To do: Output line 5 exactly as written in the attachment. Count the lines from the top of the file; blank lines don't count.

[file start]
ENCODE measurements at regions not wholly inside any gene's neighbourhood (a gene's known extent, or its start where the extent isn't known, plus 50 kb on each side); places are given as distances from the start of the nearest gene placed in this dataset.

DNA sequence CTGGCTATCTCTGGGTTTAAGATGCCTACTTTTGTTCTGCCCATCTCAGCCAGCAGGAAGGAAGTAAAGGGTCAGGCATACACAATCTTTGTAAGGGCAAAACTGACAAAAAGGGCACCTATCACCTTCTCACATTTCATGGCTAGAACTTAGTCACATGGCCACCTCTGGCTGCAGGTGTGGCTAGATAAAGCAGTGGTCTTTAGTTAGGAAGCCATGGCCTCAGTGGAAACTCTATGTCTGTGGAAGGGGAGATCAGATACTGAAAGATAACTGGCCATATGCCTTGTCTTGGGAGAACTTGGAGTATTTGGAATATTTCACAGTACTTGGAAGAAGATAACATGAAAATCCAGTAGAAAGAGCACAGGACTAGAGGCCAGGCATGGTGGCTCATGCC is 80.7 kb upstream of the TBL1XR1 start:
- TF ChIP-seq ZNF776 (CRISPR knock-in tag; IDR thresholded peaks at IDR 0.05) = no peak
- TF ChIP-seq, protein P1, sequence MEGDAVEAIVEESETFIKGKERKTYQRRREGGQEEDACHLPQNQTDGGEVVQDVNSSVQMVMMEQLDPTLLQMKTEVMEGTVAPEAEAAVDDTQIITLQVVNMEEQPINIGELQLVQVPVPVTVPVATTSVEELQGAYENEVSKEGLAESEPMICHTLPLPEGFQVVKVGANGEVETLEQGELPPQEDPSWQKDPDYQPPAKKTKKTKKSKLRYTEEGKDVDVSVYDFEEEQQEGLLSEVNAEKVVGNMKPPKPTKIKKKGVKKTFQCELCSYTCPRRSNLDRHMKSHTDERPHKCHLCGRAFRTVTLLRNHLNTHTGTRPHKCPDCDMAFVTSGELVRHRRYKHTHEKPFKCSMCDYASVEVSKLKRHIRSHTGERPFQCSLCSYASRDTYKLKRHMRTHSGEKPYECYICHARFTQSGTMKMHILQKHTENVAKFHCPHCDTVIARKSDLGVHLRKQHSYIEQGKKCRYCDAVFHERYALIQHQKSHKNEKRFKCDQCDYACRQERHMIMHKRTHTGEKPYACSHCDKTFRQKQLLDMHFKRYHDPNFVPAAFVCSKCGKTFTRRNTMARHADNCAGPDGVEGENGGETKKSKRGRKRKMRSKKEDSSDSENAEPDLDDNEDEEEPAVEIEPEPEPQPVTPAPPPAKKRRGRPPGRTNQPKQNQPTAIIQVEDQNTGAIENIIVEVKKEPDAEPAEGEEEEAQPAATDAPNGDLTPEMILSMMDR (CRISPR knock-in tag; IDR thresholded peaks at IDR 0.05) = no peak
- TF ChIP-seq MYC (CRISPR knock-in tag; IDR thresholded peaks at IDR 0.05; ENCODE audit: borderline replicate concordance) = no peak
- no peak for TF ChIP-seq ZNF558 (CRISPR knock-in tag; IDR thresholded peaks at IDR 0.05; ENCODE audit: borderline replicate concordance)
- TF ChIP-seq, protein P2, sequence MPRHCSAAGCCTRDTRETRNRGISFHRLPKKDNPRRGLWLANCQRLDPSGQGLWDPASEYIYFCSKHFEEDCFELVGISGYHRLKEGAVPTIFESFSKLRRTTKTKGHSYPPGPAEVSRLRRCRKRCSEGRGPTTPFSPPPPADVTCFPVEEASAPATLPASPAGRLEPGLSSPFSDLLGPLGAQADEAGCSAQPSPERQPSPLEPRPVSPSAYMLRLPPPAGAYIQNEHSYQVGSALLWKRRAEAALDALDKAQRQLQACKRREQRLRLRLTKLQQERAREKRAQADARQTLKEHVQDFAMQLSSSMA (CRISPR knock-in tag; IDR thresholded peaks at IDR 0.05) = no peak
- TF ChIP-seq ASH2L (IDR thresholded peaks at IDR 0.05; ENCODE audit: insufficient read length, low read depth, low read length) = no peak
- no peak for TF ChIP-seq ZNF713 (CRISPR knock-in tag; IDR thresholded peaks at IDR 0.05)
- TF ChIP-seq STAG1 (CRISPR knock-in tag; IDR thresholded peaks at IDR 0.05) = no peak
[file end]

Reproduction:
- TF ChIP-seq MYC (CRISPR knock-in tag; IDR thresholded peaks at IDR 0.05; ENCODE audit: borderline replicate concordance) = no peak